VATLive > Blog > Europe > EU July 2021 Marketplace deemed supplier EU VAT reforms

EU July 2021 Marketplace deemed supplier EU VAT reforms

  • Mar 9, 2020 | Richard Asquith

8 May 2020 update: the 2021 EU VAT e-commerce package is delayed, including this reform, until 1 July 2021.

From 1 July 2021, online marketplaces which ‘facilitate’ the cross-border sales of third-party sellers will become the ‘deemed supplier’ on certain imports and cross-border sales to consumers. This will oblige the marketplace to first purchase the goods from the seller, typically on a zero-rated cross border basis, and then make the sale to the consumer. This second step will oblige the marketplace to charge and report VAT under its own name – it will become the deemed supplier for VAT purposes. 

It is part of the EU Action Plan for VAT and other reforms.

The implementing legislation was agreed at the end of 2018, and the proposals originally formed part of the EU VAT Action Plan from 2016.

The marketplace deemed supplier changes will reduce some of the opportunities for fraudulent non-EU and EU sellers to avoid declaring VAT on their sales. The aim is to reduce VAT fraud on cross-border e-commerce transactions which the EU Commission estimate cost member states over €5 billion in 2019, rising to €7 billion by 2021. 

Marketplace deemed supplier rules

The marketplace deemed supplier rules only apply on two types of cross-border sales models, and where the marketplace has ‘facilitated’ the sale.  The sales models are:

  1. For goods below €150, first imported by an EU or non-EU seller, and then distance sold to an EU consumer; and
  1. For goods of any value distance sold by a non-EU seller to an EU consumer.

In terms of facilitating the sale, this may include:

  • The platform has control on the general terms of the sales contract;
  • The platform charges payment on behalf of the seller; and
  • The platform participates in the ordering, fulfilment or delivery of the goods

However, the following marketplace activities alone to not qualify as facilitating the supply:

·      Providing payment processing facilities;

·      Advertising or listing the goods; or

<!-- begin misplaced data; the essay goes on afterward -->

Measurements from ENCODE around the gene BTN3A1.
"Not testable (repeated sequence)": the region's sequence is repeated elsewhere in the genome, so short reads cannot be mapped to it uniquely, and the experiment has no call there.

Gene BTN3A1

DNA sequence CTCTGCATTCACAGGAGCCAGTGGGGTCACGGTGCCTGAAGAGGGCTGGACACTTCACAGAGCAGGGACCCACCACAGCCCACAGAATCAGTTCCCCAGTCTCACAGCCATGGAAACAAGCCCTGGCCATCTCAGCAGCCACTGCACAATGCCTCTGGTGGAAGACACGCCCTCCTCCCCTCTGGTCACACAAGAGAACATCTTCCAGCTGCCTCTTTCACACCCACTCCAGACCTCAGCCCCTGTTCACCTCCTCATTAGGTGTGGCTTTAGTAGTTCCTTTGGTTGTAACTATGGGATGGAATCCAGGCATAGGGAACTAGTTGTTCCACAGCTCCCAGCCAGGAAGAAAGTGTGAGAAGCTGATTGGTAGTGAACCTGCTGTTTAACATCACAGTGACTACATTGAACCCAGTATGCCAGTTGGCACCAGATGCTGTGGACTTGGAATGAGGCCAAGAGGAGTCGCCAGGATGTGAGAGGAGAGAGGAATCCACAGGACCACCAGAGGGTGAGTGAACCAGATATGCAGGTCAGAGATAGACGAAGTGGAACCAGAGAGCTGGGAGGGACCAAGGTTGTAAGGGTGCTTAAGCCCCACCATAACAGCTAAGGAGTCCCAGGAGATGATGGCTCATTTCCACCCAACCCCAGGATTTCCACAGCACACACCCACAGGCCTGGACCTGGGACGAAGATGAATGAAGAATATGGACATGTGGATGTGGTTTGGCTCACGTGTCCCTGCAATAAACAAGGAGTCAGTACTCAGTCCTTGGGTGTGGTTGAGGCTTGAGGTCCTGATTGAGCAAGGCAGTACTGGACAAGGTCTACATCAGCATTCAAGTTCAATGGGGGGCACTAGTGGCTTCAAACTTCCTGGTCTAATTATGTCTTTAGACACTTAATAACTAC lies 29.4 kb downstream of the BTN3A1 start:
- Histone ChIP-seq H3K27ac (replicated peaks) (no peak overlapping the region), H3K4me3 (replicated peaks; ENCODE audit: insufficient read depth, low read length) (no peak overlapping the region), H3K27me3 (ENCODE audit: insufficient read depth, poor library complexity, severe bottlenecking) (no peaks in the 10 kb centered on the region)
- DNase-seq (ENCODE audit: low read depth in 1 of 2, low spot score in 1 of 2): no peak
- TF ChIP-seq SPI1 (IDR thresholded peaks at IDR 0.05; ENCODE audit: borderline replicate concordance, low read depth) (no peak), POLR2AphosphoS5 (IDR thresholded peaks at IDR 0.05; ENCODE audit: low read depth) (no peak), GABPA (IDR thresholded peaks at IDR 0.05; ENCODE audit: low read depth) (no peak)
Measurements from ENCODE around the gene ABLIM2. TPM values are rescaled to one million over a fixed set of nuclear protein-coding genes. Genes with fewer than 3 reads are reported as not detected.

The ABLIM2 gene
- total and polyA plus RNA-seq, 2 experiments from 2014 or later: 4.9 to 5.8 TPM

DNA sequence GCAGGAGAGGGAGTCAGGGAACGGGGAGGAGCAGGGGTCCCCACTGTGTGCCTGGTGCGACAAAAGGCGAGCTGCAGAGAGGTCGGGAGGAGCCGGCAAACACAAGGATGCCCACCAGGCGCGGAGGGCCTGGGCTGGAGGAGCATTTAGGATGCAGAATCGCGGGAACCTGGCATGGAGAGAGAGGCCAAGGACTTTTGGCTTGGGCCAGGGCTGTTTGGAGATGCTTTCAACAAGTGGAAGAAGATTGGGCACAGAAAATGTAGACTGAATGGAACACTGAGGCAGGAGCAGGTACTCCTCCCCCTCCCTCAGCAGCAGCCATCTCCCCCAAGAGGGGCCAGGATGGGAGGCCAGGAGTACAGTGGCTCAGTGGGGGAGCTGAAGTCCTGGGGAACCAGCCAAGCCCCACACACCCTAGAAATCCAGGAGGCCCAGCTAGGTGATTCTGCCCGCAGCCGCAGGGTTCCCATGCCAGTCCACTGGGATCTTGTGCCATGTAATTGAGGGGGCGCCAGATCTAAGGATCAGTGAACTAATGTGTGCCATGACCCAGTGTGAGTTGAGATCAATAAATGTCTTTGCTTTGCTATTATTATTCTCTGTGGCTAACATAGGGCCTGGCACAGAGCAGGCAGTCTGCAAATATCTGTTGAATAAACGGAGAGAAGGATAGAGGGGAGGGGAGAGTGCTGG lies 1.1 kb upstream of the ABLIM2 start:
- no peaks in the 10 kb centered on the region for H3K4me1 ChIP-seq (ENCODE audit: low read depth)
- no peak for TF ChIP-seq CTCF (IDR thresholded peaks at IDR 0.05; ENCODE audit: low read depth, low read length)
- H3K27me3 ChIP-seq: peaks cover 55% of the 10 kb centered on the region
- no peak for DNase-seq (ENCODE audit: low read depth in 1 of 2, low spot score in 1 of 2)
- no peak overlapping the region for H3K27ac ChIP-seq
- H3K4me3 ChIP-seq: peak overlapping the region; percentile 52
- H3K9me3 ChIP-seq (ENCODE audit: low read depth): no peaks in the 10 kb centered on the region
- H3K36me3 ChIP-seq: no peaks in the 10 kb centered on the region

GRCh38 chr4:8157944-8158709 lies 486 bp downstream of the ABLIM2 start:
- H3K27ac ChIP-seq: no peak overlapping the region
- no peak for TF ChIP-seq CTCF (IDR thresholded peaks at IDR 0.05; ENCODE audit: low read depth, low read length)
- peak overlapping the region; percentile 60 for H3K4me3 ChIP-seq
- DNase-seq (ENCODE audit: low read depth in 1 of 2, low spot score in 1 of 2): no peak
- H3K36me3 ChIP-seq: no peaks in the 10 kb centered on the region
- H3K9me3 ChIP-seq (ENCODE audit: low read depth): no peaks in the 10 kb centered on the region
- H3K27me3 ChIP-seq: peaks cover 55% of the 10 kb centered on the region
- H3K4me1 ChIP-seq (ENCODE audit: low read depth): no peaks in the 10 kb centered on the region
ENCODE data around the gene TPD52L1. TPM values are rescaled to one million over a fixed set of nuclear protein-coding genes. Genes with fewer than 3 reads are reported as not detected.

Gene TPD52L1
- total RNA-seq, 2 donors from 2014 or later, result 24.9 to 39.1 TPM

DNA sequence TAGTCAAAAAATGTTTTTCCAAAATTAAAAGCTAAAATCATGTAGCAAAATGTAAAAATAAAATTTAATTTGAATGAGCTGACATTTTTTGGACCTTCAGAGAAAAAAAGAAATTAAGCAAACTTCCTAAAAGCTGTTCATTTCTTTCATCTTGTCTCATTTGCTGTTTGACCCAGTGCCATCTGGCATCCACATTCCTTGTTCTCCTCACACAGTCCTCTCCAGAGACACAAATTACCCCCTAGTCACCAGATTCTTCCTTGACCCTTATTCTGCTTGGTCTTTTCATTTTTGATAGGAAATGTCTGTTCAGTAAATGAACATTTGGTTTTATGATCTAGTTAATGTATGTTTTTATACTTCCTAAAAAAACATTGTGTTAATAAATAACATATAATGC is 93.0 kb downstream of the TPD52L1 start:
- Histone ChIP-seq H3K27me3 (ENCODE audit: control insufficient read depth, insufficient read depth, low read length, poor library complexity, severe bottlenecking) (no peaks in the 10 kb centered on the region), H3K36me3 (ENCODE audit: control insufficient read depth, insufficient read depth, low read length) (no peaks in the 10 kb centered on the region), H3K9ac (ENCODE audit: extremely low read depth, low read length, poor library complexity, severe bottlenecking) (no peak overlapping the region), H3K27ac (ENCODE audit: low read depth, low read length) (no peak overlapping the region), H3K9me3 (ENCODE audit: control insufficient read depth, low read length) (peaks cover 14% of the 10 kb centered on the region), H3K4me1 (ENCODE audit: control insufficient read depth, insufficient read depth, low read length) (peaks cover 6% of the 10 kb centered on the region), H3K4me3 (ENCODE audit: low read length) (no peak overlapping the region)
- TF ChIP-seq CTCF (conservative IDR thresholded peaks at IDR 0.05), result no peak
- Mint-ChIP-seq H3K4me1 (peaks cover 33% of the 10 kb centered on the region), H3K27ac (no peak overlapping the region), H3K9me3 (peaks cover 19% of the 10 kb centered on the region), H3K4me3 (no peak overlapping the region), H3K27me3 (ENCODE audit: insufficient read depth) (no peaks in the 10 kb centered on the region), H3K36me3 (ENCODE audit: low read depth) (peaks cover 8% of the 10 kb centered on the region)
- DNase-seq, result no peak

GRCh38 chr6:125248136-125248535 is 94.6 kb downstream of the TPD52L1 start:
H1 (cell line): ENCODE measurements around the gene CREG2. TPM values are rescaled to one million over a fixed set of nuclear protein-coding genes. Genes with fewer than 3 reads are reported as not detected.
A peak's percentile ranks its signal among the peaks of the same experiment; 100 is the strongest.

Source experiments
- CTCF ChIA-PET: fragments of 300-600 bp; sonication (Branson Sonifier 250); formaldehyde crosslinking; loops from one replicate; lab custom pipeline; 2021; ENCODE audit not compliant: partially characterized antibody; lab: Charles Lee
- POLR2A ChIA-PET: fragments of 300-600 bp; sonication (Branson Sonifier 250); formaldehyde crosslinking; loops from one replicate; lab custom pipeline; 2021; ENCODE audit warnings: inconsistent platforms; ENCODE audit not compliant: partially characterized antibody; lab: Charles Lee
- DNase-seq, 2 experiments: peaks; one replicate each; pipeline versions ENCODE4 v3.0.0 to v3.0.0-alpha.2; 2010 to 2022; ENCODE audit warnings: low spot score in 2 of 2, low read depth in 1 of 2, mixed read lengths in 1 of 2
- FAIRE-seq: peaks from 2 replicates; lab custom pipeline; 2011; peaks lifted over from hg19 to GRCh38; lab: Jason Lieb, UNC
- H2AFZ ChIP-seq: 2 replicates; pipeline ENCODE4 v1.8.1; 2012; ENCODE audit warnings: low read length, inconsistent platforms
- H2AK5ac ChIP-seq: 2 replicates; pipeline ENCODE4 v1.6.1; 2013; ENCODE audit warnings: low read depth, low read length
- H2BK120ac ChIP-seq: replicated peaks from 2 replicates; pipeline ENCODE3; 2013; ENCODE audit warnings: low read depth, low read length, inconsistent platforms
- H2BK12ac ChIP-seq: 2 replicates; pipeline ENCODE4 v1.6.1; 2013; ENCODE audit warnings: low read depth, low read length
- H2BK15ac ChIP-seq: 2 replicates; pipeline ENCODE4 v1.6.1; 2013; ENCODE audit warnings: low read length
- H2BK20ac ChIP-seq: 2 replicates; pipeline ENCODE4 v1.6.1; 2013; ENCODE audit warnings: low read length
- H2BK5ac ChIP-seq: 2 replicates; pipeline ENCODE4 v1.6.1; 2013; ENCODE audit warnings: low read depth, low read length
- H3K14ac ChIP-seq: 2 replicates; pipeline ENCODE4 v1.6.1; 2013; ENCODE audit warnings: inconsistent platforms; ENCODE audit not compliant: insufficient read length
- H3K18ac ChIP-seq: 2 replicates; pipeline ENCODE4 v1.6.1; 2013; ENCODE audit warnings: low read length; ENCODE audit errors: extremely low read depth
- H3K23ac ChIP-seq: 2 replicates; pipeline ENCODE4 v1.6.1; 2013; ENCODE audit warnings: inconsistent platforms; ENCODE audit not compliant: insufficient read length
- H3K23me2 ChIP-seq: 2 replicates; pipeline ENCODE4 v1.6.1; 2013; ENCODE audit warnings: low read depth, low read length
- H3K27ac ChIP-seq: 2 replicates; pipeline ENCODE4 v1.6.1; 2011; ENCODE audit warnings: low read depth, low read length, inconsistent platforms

·      Providing a hyperlink to other platforms where goods are sold without further involvement in the eventual sale or delivery.

Marketplaces reporting deemed supplier transactions

In terms of reporting the transactions, marketplaces may use either their existing VAT registrations in appropriate countries, or the new OSS or IOSS declarations (see above) being launched in July 2021. These enable sellers or marketplaces to declare imported and distance sold transactions in a single, pan-EU return. 

Questions over marketplace liabilities – Kittel principle

The liability of the marketplaces to any underdeclared or missing VAT has still to be clarified. If the seller provides inaccurate information to the marketplace then the marketplace cannot be held liable. However, if it can be shown that the marketplace did or could have reasonably known that the data was incorrect, then they may be held responsible for any excess undeclared VAT.  

This potentially deploys the ‘Kittel principle’, based on the 2006 European Court of Justice ruling that if a customer could have known of a likely fraud, then they were not entitled to input VAT deduction. Since marketplaces have differing business models, including degrees of access to the goods and buyers/sellers, this open liability issue may throw-up many test cases. 

VP Global Indirect Tax
Richard Asquith
VP Global Indirect Tax Richard Asquith
Richard Asquith is VP Global Indirect Tax at Avalara, helping businesses understand their compliance obligations as they grow globally. He is part of the European leadership team which won International Tax Review's 2020 Tax Technology Firm of the Year. Richard trained as an accountant with KPMG in the UK, and went on to work in Hungary, Russia and France with EY.
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